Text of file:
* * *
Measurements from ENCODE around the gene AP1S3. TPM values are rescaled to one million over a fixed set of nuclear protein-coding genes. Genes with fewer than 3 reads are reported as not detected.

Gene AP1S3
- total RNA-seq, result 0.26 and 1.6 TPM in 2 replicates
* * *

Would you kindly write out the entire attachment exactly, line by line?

Measurements from ENCODE around the gene AP1S3. TPM values are rescaled to one million over a fixed set of nuclear protein-coding genes. Genes with fewer than 3 reads are reported as not detected.

Gene AP1S3
- total RNA-seq, result 0.26 and 1.6 TPM in 2 replicates